The aim of this prospective study was to compare the results of stapled hemorrhoidopexy with those of conventional diathermy excision for controlling symptoms in patients with fourth-degree hemorrhoids.METHODS:
Thirty-one patients with symptomatic, prolapsed irreducible piles were randomized to either stapled hemorrhoidopexy (n = 15) or diathermy excision (n = 16). The primary outcome measure was the control of hemorrhoidal symptoms one year after operation.RESULTS:
The two procedures were comparable in terms of pain relief and disappearance of bleeding. Recurrent prolapse starting from the fourth month after operation was confirmed in 8 of 15 patients in the stapled group and in none in the diathermy excision group: two-tailed Fisher's exact testP= 0.002, RR 0.33, 95 percent confidence interval 0.19-0.59). Five of these patients responded well to a later conventional diathermy hemorrhoidectomy. Persistence of itching was reported in six patients in the stapled group and in one of the diathermy excision group (P= 0.03). On the other hand, six patients in the stapled group and none in the diathermy excision group experienced tenesmus (P= 0.007).CONCLUSIONS:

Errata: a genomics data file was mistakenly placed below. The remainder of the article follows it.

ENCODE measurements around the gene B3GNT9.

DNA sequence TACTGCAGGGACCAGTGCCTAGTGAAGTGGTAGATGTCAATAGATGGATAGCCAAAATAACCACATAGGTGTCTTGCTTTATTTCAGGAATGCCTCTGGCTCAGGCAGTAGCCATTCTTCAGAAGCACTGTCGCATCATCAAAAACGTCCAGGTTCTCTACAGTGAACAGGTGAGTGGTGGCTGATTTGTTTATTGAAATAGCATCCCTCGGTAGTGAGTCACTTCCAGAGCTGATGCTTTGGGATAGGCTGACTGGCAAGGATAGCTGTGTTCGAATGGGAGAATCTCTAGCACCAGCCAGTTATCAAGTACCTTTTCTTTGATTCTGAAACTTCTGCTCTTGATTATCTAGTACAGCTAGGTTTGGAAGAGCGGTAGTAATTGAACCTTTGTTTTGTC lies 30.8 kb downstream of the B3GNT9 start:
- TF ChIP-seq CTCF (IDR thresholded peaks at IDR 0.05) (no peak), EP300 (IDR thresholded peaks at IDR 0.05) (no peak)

Stapled hemorrhoidopexy was not effective as a definitive cure for the symptoms of prolapse and itching in patients with fourth-degree hemorrhoids. Moreover, stapled hemorrhoidopexy induced the appearance of a new symptom, tenesmus, in 40 percent of the patients. Therefore conventional diathermy hemorrhoidectomy should continue to be recommended in patients with symptomatic, prolapsed, irreducible piles.